Since 1999, Paradox Development Studio has enabled us to invade and negotiate with (and even make vassal states of) global powers, and taken strategy fans to such periods as Victorian times, the Middle Ages and WWII. So until you see Stellaris in motion, it would be easy to imagine this three-act, procedurally generated 4X (explore, expand, exploit, exterminate) space opera as some sort of midlife crisis. But while history has been flushed out the airlock and the world map has been replaced by constellations of unfamiliar destinations, the evidence of 15 years’ study in grand strategy is unmistakable.
Stellaris is the political domineering of its forebears run rampant in space, revelling in its freedom to invent the future, infiltrating neighbouring genres and intent on telling stories. ‘Grand’ barely covers its ambitions.
Big things come from small beginnings, however, and you start out as a single world newly possessed of faster-than-light tech. Whatever happens next is your story. Your race, traits, system of government, ethics and preferred mode of star travel are just the first barrage of decisions. Militaristic fungoids who hate deserts and travel by wormhole might be a good one, or perhaps pacifistic, democratic avians confined to hyperlanes will be a winning combination. These first minutes hand you executive power over how you will manage your people, colonise planets and interact on the galactic stage, and contain a dynamism and mystique that map-based strategy is rarely blessed with.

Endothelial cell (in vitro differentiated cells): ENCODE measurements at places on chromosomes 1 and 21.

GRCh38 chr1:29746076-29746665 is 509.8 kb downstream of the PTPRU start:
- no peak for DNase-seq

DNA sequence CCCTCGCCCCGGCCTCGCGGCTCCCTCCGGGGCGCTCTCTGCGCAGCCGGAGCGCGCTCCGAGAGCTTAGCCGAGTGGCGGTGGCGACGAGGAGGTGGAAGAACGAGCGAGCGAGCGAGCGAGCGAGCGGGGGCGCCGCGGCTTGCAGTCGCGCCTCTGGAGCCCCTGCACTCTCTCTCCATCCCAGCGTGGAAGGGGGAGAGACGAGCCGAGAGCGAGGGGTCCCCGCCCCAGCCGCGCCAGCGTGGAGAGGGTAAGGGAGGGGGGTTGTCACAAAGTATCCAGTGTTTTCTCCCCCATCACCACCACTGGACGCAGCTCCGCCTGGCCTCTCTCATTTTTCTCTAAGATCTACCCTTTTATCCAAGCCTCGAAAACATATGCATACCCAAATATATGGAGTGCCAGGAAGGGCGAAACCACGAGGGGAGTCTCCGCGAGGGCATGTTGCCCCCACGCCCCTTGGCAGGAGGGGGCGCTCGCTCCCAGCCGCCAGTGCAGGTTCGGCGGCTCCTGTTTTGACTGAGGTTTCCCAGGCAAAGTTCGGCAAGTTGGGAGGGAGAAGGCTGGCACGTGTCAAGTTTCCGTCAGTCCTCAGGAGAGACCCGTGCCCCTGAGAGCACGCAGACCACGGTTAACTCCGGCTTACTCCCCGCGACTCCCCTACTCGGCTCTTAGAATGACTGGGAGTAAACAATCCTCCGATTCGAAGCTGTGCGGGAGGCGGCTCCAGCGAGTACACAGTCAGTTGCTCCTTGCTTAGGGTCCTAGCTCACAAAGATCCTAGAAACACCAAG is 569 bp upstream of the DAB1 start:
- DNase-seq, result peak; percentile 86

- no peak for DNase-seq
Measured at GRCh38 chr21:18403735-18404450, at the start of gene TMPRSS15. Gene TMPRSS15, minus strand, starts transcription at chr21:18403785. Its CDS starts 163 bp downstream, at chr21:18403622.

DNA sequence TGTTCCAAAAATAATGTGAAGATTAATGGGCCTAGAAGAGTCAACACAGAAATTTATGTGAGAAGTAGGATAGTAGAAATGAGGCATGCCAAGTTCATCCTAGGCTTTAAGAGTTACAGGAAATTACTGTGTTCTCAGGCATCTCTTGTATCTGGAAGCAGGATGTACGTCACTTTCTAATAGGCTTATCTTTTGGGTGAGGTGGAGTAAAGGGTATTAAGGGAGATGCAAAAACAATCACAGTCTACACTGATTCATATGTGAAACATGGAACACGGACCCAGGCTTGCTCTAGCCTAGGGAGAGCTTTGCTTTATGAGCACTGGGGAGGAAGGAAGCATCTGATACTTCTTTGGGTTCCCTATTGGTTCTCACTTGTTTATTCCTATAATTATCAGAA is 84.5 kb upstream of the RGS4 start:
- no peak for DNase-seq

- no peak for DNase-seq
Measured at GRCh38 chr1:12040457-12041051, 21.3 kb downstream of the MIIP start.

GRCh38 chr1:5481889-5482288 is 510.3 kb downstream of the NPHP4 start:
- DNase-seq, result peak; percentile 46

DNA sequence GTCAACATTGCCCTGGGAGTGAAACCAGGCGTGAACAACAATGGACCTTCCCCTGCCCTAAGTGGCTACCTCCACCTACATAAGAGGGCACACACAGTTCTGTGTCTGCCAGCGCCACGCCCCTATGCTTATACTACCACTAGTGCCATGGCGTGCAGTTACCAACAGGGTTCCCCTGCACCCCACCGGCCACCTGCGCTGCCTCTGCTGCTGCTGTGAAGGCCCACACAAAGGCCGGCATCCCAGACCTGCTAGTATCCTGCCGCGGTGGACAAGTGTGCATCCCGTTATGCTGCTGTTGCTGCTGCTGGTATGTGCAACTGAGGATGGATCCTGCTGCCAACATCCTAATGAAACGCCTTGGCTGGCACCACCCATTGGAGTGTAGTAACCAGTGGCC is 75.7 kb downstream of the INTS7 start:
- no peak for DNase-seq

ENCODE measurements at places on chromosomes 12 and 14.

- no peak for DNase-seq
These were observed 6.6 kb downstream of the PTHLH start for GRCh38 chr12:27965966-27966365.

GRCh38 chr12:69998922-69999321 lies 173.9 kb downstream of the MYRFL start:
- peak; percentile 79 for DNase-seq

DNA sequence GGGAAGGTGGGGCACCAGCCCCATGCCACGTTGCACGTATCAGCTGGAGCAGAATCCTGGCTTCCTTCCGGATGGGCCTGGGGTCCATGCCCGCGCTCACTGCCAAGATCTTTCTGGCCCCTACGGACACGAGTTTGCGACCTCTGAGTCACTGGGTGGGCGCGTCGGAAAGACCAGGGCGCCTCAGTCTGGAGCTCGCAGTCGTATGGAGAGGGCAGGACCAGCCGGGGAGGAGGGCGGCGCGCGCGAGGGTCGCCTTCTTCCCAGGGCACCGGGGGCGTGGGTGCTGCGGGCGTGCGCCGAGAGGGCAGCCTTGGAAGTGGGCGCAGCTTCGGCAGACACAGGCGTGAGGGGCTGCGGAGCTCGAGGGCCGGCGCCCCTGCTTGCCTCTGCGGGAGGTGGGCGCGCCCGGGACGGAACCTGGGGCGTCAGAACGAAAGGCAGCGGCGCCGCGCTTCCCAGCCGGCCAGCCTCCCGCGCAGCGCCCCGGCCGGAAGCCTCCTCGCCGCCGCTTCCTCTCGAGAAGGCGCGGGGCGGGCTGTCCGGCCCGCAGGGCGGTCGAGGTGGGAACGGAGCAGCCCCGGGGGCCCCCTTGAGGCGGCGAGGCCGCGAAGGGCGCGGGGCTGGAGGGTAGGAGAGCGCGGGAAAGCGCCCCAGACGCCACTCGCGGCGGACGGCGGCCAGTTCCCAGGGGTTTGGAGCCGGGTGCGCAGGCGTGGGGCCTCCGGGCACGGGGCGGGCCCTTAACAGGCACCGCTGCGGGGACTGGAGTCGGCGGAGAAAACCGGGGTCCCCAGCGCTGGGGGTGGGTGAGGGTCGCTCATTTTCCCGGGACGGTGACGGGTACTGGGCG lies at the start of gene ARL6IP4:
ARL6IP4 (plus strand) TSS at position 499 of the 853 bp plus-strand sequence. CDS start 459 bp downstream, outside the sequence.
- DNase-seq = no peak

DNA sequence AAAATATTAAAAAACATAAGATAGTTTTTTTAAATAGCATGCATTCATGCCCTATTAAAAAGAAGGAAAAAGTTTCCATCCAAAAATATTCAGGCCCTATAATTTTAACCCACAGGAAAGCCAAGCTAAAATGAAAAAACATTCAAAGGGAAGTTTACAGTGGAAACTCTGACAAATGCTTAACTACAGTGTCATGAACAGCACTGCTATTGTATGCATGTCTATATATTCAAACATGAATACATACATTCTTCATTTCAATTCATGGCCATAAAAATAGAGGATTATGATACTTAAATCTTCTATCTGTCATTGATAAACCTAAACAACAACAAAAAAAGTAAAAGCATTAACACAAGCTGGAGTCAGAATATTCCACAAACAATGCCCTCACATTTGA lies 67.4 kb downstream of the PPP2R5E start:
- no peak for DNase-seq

Meanwhile, Stellaris is busy seeding a freshly birthed galaxy with life built from the same toolset: fledgling spacefarers just as odd as yourself are scattered throughout the stars alongside stagnant fallen empires who you really ought not to provoke. No longer are you conscripted to fend off the French for the first hundred years for history’s sake; outside your solar system, even Paradox doesn’t know what’s waiting to devour, cocoon or tax you.
“My vision,” says director Henrik Fåhraeus, “is essentially that it’s a lot more random than what you would see in a normal 4X game, but it’s characterised by grand strategy mechanics. But it’s not as crazy as
Crusader Kings, where you might spend the first 20 years without an heir and that’s game over. Picking fanatic pacifists, if you will, is going to make for a different experience: pacifists are given powerful internal bonuses, which will help them in the late game. It’s more about playstyle than anything.”